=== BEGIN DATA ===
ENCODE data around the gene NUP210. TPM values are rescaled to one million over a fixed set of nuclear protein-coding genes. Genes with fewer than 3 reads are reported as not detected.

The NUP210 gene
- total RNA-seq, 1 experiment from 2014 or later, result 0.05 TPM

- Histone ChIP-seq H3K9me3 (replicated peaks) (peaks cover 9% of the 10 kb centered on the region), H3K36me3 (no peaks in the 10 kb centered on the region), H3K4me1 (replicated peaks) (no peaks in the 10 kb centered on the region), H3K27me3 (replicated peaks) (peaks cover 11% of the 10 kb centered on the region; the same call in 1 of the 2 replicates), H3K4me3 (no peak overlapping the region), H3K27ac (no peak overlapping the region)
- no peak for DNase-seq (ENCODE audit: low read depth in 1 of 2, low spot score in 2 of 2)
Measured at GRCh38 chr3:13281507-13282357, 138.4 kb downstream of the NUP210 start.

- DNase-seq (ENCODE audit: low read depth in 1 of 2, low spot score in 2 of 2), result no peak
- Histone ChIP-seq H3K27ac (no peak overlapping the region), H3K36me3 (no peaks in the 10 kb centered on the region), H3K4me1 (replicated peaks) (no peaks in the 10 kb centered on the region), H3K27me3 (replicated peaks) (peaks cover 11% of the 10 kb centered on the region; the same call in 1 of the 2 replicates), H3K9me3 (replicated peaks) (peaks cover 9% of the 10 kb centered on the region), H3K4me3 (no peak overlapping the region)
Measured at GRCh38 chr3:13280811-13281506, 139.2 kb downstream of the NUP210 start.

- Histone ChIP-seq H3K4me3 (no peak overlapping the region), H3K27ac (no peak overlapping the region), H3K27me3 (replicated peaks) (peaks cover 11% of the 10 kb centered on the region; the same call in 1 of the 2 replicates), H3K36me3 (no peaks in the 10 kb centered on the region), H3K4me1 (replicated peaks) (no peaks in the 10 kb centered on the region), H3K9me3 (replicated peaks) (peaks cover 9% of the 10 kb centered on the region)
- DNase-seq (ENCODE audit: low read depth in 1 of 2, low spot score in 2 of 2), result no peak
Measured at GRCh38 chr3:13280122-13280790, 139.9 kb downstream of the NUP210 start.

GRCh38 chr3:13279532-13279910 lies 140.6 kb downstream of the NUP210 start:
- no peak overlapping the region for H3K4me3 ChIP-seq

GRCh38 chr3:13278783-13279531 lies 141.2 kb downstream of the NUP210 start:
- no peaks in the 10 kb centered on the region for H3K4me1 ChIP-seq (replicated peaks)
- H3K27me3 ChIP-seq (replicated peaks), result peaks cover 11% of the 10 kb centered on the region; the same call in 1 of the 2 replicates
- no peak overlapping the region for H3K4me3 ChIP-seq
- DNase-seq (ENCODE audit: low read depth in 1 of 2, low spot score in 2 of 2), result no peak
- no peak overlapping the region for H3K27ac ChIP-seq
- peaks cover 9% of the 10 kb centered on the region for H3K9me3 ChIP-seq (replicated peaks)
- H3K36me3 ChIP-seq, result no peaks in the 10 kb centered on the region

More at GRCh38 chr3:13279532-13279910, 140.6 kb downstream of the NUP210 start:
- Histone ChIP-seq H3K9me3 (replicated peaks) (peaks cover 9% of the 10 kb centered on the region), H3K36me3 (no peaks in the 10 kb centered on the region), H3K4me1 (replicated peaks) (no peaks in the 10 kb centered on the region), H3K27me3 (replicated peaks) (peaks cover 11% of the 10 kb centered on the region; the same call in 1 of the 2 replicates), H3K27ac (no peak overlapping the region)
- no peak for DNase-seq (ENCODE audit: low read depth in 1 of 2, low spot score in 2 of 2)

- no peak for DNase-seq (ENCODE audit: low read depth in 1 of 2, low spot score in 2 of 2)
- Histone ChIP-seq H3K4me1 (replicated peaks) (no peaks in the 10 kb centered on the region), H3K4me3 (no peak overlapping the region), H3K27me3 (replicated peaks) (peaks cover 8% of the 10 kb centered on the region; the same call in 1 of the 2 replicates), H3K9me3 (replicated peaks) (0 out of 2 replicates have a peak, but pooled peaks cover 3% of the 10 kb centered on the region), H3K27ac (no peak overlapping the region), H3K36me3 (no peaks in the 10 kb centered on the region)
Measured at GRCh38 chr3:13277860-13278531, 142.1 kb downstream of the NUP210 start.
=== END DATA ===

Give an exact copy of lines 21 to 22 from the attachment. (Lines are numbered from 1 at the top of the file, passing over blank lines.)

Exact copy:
- peaks cover 9% of the 10 kb centered on the region for H3K9me3 ChIP-seq (replicated peaks)
- H3K36me3 ChIP-seq, result no peaks in the 10 kb centered on the region